The New Robber Barons

Is Web3 fated to follow Web2?

Text Joshua Citarella
illustrations Mary Zet
Published 02 Aug 2023

If you’re a millennial, like myself, you’re used to things getting worse. For as long as you’ve been around, seemingly all political and economic changes have been to your detriment. Neoliberalism is the overarching story of our young lives. Rampant privatization has eroded any chance for long-term stability and decimated the cultural sphere by shifting all creative pursuits into the domain of the market.

Under these uniquely worsening conditions, having the “right” or “wrong” analysis was often immaterial. In most cases, the chances of changing anything were so slim, and the opposition so powerful, that having the correct critique usually didn’t make much of a difference. Millennials learned to be pessimists, and reality reinforced this view.

But this (mostly warranted) pessimism has had some unfortunate downstream effects. Many of today’s radicals are unable to trace the extraction of surplus value, to locate the material causes of disparities in outcome, or to articulate any path to the prosperity and flourishing that was once so essential to the worldviews of previous progressive eras. This confusion, incubated by our generation’s unique lack of political possibilities, now works to obfuscate the real opportunities of the present. Most troublingly, many of today’s so-called “dissidents” refuse to interface with any real structures of power. In doing so, they manage to hold fast to their shaky ideals but cede the ability to ever reshape the current state of things. Doomer prophecies are self-fulfilling.

As a number of progressive critics have said, it’s possible to describe our current political-economic period as a kind of techno-feudalism. Under this regime of extreme inequality, the familiar structures of bourgeois market competition have broken down and been replaced by rent-extracting monopolies. The same can be said for today’s online creative economies.

1990s kids will remember Web1 as a cyber form of primitive communism. It was inefficient but abundant, characterized by the open sharing of resources and voluntary association with one’s tribe.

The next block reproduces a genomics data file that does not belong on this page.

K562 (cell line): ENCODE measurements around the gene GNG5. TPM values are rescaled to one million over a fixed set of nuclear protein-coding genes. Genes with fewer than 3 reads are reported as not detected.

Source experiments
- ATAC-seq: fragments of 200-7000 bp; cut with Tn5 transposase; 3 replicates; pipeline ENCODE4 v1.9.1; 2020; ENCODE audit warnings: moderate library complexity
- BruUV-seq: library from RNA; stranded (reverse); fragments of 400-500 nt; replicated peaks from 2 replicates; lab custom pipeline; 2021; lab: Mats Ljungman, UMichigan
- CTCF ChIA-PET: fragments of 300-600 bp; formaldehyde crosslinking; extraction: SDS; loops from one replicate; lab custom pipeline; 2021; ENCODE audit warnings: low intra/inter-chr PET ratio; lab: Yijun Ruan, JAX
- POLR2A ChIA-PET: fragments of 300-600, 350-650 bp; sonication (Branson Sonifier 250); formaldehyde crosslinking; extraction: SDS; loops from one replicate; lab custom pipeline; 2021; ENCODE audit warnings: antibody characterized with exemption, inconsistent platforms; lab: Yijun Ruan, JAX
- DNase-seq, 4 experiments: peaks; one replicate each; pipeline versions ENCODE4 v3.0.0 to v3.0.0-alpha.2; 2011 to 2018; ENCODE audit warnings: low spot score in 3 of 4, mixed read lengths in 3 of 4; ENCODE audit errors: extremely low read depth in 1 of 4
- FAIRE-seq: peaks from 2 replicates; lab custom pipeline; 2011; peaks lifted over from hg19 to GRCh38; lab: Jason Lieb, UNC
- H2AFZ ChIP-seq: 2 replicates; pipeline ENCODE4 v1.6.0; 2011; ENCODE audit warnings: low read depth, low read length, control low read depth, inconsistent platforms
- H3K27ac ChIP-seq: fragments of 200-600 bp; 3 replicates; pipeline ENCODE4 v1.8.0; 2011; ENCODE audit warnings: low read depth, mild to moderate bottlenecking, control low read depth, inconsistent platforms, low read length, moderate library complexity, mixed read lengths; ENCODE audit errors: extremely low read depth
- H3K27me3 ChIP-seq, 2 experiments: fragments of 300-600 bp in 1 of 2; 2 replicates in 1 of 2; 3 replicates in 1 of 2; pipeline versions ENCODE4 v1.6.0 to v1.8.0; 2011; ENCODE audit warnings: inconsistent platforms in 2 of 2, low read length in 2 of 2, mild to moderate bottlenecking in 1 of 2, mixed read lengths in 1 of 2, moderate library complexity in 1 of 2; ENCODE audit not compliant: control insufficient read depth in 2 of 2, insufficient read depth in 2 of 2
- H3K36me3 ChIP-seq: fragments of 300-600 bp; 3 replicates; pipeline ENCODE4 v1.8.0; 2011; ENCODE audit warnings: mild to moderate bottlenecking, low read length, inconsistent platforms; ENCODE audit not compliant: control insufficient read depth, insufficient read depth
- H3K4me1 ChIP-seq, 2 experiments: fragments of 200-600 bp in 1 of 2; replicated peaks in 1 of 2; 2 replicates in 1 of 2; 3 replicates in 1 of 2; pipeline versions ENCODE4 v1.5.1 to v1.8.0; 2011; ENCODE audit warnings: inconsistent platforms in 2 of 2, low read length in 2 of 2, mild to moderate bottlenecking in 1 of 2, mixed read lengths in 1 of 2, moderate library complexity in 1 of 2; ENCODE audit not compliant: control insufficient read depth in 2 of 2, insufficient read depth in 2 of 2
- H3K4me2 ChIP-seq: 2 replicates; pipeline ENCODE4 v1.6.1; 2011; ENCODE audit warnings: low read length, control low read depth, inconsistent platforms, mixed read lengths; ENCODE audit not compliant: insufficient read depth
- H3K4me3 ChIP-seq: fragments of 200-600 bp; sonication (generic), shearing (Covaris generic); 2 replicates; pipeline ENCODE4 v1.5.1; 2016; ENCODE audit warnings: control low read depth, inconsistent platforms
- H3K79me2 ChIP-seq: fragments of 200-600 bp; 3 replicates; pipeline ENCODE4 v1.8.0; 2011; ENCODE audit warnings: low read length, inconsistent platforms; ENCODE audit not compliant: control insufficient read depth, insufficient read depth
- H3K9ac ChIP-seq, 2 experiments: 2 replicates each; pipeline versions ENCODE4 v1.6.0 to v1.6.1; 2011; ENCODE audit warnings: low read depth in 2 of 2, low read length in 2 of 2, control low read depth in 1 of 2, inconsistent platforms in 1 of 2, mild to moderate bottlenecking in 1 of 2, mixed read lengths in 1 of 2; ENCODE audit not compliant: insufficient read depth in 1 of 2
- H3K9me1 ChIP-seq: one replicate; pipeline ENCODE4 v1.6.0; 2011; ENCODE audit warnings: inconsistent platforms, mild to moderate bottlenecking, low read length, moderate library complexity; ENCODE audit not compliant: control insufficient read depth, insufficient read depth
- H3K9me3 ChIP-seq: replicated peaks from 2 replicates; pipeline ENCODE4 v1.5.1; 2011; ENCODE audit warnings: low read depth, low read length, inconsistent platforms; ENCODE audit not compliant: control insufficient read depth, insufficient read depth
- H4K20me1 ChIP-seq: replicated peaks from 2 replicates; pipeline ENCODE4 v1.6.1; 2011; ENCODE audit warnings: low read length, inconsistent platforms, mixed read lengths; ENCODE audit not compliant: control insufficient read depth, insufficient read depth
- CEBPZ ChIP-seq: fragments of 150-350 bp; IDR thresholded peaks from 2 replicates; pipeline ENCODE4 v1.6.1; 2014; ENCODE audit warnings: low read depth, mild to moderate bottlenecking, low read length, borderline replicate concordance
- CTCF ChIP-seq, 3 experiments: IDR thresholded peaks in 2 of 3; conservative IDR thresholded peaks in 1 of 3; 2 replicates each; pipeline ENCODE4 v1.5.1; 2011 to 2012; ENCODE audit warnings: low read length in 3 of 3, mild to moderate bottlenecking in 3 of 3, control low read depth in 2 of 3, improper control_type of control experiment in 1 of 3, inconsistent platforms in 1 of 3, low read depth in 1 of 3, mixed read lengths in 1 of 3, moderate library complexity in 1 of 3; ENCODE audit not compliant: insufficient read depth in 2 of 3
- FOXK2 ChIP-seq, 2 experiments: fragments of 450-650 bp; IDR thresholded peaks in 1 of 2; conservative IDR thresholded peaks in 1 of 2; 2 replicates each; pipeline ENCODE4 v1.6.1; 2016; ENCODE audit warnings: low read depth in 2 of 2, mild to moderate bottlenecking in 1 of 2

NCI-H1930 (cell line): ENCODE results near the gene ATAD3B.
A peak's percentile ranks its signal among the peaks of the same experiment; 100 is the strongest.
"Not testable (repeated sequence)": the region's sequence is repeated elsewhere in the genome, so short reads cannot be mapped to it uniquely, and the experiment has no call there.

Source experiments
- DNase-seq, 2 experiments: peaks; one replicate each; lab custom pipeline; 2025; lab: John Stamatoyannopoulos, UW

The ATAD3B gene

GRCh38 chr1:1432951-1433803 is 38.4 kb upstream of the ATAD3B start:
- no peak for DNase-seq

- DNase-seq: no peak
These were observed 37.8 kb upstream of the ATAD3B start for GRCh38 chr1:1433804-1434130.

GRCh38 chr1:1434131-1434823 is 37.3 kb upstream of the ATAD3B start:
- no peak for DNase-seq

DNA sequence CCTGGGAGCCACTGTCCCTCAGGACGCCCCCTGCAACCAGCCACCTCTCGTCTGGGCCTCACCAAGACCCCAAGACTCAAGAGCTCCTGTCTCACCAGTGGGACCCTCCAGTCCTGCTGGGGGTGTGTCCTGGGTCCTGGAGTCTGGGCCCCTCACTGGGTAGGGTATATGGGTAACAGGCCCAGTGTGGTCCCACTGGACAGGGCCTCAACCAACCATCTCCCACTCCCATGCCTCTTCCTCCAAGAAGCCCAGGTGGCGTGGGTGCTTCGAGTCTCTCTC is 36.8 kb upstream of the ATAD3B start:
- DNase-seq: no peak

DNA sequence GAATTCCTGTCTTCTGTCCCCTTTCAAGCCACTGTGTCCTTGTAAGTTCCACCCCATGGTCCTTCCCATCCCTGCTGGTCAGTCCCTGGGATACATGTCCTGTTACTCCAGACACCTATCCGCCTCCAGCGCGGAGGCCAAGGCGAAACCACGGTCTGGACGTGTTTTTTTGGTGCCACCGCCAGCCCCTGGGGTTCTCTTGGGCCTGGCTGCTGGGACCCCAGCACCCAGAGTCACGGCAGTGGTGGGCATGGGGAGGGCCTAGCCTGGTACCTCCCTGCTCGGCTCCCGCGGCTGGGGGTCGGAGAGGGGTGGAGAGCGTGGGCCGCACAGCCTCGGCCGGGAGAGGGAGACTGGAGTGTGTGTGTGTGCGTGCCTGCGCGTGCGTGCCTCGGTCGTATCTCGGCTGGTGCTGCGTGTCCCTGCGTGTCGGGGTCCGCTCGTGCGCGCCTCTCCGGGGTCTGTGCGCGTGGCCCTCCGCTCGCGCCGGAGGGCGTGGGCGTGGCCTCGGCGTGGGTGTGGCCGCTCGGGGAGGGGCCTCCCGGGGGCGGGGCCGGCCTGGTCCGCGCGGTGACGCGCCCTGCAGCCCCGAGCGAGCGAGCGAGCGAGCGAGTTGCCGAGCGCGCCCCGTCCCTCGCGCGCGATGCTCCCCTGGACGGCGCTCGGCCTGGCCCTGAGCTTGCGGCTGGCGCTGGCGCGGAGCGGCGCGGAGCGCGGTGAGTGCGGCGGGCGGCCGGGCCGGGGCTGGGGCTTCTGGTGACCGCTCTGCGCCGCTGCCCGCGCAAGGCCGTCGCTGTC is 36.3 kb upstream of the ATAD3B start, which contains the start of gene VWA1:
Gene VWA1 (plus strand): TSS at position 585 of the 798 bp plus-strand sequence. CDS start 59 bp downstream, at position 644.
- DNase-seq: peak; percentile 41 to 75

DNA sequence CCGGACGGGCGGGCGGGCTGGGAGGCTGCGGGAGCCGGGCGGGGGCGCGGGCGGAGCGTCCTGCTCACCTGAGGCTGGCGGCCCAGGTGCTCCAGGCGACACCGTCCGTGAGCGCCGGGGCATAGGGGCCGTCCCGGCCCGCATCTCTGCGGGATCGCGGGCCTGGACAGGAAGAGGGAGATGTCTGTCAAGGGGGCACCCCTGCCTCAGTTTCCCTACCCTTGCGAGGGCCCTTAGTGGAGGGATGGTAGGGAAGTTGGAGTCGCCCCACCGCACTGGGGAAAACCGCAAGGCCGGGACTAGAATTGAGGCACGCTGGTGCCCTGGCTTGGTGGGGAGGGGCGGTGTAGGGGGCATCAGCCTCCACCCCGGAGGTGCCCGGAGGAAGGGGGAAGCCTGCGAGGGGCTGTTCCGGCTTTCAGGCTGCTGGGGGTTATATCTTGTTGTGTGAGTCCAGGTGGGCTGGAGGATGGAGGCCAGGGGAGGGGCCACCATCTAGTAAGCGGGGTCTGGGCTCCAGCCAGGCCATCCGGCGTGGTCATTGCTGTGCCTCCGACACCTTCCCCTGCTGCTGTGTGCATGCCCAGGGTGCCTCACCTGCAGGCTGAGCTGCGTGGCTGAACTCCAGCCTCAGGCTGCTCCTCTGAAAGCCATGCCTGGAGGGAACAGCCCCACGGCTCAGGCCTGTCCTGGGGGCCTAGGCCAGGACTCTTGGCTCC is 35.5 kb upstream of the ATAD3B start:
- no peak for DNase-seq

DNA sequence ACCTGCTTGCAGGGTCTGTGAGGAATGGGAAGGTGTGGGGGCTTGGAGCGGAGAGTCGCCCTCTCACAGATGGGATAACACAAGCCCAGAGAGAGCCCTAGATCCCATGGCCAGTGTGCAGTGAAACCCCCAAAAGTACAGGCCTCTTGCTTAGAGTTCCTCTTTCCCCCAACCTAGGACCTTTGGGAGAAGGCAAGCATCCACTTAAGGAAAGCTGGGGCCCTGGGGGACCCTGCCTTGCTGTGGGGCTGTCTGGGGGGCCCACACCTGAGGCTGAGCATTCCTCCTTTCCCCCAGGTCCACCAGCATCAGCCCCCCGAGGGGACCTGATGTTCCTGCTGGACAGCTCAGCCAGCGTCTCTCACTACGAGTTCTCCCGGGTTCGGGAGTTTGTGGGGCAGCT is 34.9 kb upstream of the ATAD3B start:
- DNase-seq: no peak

Today’s Web2 platforms, like the feudal lords of the past, hold sovereign reign over the territory and allow serfs to till the land in exchange for productive labor. Some people assume that because users are not charged for the digital space upfront, they are still somehow scraping by on the shrinking bounty of Web1’s natural abundance. Make no mistake: you are only given the space for “free” so that your audience will look at ads. In a feudalistic exchange, users are allowed to cultivate the digital terrain so long as they produce value for its true owners.

Now, Web3 looms on the horizon. Doomsayers warn of a hyper-financialized future that threatens to turn our already unstable world into a speculative media hellscape. The real red pill is that today’s internet is already financialized; you’re just excluded from it.

Most public pressure campaigns and boycotts against Web2 monoliths fail because they take place in feudalistic economies. (What are you going to do, not post?) There is nowhere else to go. Removing your work from Spotify or YouTube just directs eyeballs to other content. The unfortunate reality is that content-serfs have no real leverage with which to lobby or bargain. So long as “attention is currency,” creative labor is not the source of value.

The indirect funding structure of ad-driven media, where creators must stir controversy in order to reap ad views, has shaped cultural and political discourse for the past decade. The result is viral disinformation, outrage, sensation, political division, conspiracy, digital addiction, and many other social ills. In its infinite wisdom, the United States Post Office (indisputably the greatest institution of modern American life) chose to require a postage stamp in order to mail a letter. Today, we send our messages for free and wonder why the internet is full of spam. Many do not know, and cannot imagine, that it could be any other way.

The web is replaying historical stages where new political-economic models arise to compete with and eventually replace one another. Development is linear and chronological.

The great irony of the millennial experience under neoliberalism is that now, against the backdrop of monopolistic digital fiefdoms, the relative left position is to argue for policies that curb the enormous power of platforms by increasing market competition. This peculiar discursive twist has taken many committed progressives by surprise and left them rhetorically ill-equipped to respond. Their habitual critiques of laissez-faire policy, along with a characteristically millennial aversion toward any analysis of value creation, now functions to uphold the sovereign property rights of the very platforms they have spent the last decade railing against.